Our visual experience seems to suggest that no continuous curve can cover every point of the unit square, yet in the late nineteenth century Giuseppe Peano proved that such a curve exists. Examples like this, particularly in analysis (in the sense of the infinitesimal calculus) received much attention in the nineteenth century. They helped instigate what Hans Hahn called a “crisis of intuition”, wherein visual reasoning in mathematics came to be thought to be epistemically problematic. Hahn described this “crisis” (...) as follows: Mathematicians had for a long time made use of supposedly geometric evidence as a means of proof in much too naive and much too uncritical a way, till the unclarities and mistakes that arose as a result forced a turnabout. Geometrical intuition was now declared to be inadmissible as a means of proof... (p. 67) Avoiding geometrical evidence, Hahn continued, mathematicians aware of this crisis pursued what he called “logicization”, “when the discipline requires nothing but purely logical fundamental concepts and propositions for its development.” On this view, an epistemically ideal mathematics would minimize, or avoid altogether, appeals to visual representations. This would be a radical reformation of past practice, necessary, according to its advocates, for avoiding “unclarities and mistakes” like the one exposed by Peano. (shrink)
In his classic introduction to the subject, Cognitive Therapy and the Emotional Disorders, Aaron Beck observes that “the philosophical underpinnings” of cognitive therapy’s (CT) approach to the emotional disorders “go back thousands of years, certainly to the time of the Stoics, who considered man’s conceptions (or misconceptions) of events rather than the events themselves as the key to his emotional upsets” (Beck 1976, 3). But beyond acknowledging that the stoics anticipated the central insight of CT, Beck has very little to (...) say about the philosophical underpinnings of CT, content it would seem for it to be an empirically grounded system of psychological principles and therapeutic methods. Yet even this little .. (shrink)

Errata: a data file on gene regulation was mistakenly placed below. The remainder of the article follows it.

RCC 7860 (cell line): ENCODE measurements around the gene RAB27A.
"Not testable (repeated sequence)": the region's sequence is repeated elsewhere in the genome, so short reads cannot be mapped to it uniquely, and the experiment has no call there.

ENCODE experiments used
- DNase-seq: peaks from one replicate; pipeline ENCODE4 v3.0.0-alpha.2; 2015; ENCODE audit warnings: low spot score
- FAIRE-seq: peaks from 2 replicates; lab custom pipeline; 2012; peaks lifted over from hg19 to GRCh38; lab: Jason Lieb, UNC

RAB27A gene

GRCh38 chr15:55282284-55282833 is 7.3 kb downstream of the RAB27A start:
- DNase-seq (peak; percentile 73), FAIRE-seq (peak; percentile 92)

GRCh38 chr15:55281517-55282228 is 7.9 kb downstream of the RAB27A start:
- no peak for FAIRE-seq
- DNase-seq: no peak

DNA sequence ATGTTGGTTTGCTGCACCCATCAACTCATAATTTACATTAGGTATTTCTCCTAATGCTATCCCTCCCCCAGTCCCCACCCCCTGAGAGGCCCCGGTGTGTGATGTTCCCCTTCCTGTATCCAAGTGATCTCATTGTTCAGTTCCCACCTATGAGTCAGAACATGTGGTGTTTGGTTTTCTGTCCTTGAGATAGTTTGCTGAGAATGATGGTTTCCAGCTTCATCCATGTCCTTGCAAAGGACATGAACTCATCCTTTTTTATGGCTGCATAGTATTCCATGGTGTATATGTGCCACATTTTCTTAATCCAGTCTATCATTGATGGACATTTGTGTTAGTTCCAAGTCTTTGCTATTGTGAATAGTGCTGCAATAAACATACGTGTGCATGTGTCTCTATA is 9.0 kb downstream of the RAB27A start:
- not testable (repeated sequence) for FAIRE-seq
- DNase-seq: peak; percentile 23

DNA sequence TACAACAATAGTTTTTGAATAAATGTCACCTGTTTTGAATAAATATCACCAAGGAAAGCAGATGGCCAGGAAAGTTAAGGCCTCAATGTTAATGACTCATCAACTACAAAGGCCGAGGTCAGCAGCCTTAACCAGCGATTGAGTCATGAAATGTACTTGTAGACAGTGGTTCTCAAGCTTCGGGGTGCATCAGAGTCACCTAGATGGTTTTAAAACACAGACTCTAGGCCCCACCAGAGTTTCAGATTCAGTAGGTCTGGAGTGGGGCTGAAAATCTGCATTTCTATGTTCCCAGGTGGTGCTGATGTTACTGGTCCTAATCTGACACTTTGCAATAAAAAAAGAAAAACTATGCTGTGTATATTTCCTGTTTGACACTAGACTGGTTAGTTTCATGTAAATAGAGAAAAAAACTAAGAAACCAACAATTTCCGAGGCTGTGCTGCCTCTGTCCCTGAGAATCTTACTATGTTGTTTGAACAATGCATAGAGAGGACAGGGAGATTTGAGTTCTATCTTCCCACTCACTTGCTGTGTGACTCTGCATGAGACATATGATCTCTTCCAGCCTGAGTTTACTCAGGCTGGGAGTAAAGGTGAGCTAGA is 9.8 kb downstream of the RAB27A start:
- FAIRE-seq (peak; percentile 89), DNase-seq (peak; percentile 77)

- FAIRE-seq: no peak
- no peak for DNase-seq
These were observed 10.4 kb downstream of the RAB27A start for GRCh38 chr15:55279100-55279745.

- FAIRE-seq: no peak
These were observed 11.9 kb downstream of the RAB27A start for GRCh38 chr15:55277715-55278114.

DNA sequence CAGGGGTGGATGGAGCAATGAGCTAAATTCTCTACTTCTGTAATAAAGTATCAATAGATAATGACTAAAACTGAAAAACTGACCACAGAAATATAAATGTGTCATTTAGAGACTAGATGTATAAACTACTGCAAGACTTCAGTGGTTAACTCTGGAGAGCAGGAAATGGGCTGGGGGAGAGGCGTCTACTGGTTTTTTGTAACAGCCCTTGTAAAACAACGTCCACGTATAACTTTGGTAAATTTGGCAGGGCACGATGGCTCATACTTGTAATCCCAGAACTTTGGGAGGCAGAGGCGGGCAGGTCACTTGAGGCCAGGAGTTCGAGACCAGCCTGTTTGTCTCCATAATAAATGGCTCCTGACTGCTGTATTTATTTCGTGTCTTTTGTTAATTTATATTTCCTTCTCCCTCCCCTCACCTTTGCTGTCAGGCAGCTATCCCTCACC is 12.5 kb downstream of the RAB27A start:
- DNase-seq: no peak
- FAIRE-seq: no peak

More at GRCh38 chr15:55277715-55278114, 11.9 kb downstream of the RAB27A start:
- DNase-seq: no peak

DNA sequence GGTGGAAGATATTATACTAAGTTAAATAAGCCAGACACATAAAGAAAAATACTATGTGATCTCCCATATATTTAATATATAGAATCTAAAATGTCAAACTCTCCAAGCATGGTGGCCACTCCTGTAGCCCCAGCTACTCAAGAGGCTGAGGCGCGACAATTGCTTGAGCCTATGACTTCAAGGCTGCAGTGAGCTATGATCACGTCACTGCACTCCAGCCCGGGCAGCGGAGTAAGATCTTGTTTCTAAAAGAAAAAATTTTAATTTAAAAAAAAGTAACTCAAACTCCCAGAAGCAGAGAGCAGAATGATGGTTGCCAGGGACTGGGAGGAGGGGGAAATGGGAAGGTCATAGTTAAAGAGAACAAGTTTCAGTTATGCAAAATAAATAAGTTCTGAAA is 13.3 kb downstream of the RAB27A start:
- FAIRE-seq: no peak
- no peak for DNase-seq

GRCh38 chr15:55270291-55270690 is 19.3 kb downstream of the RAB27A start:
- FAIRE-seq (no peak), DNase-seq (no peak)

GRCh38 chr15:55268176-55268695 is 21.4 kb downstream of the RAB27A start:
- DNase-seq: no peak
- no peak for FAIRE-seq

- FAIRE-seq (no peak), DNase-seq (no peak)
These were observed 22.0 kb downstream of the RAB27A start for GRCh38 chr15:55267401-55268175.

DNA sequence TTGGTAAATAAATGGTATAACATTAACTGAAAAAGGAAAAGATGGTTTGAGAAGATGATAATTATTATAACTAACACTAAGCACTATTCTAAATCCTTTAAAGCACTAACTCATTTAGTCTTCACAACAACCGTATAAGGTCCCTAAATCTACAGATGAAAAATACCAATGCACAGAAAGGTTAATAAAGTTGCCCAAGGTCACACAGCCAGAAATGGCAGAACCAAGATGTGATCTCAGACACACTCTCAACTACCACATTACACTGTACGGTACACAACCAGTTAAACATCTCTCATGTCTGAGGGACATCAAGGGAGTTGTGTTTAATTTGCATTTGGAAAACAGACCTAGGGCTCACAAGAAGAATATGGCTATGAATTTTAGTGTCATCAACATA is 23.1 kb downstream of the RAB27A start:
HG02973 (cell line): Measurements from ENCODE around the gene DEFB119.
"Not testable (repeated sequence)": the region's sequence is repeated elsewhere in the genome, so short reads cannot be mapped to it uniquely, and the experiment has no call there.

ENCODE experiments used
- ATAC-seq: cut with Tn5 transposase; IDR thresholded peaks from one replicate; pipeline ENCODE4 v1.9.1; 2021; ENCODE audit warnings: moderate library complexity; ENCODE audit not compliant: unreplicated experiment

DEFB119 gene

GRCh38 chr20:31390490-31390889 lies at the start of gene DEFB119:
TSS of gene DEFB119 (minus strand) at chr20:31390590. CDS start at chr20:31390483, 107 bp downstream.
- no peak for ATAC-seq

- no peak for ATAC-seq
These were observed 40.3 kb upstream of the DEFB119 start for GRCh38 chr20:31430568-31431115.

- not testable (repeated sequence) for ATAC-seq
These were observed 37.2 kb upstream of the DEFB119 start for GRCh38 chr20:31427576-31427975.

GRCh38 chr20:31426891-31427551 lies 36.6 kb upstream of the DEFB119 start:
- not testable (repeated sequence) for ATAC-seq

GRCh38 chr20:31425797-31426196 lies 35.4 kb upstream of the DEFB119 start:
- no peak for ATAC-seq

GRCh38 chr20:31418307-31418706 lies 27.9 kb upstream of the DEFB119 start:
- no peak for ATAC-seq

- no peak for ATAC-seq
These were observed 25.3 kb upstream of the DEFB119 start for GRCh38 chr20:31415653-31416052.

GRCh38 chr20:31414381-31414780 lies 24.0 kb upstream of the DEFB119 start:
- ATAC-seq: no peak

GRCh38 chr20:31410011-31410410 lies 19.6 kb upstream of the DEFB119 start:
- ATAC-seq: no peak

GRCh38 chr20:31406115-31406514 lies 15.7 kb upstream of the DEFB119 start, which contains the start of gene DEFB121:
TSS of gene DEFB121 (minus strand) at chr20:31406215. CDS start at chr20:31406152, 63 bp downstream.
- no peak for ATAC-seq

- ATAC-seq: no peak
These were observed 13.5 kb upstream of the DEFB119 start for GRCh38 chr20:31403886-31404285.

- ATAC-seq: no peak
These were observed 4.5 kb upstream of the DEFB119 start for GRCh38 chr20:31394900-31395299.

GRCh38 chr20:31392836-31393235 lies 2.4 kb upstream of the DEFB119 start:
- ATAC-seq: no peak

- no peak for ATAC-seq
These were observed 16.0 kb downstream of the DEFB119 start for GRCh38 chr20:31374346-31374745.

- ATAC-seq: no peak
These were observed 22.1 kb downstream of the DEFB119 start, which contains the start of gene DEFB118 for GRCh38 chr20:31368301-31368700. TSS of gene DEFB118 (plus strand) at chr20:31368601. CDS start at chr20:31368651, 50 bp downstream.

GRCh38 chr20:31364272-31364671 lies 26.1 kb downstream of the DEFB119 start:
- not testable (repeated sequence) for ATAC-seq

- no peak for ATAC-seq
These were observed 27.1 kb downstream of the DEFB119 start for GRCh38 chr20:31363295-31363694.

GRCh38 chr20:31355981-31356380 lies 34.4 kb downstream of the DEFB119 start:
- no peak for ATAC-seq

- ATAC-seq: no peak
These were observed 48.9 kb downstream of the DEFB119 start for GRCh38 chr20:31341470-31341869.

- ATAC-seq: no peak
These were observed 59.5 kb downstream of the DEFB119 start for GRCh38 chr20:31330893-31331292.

Starting from a recent paper by S. Kaufmann, we introduce a notion of conjunction of two conditional events and then we analyze it in the setting of coherence. We give a representation of the conjoined conditional and we show that this new object is a conditional random quantity, whose set of possible values normally contains the probabilities assessed for the two conditional events. We examine some cases of logical dependencies, where the conjunction is a conditional event; moreover, we give the (...) lower and upper bounds on the conjunction. We also examine an apparent paradox concerning stochastic independence which can actually be explained in terms of uncorrelation. We briefly introduce the notions of disjunction and iterated conditioning and we show that the usual probabilistic properties still hold. (shrink)
Two problems related to the biological identity of living beings are faced: the who-problem (which are the biological properties making that living being unique and different from the others?); the persistence-problem (what does it take for a living being to persist from a time to another?). They are discussed inside a molecular biology framework, which shows how epigenetics can be a good ground to provide plausible answers. That is, we propose an empirical solution to the who-problem and to the persistence-problem (...) on the basis of the new perspectives opened by a molecular understanding of epigenetic processes. In particular, concerning the former, we argue that any living being is the result of the epigenetic processes that have regulated the expression of its genome; concerning the latter, we defend the idea that the criterion for the persistence of its identity is to be indicated in the continuity of those epigenetic processes. We also counteract possible objections, in particular (1) whether our approach has something to say at a metaphysical level; (2) how it could account for the passage from the two phenotypes of the parental gametes to the single phenotype of the zygote; (3) how it could account for the identity of derivatives of one living being that continue to live disjoined from that original living being; (4) how it could account for higher mental functions. (shrink)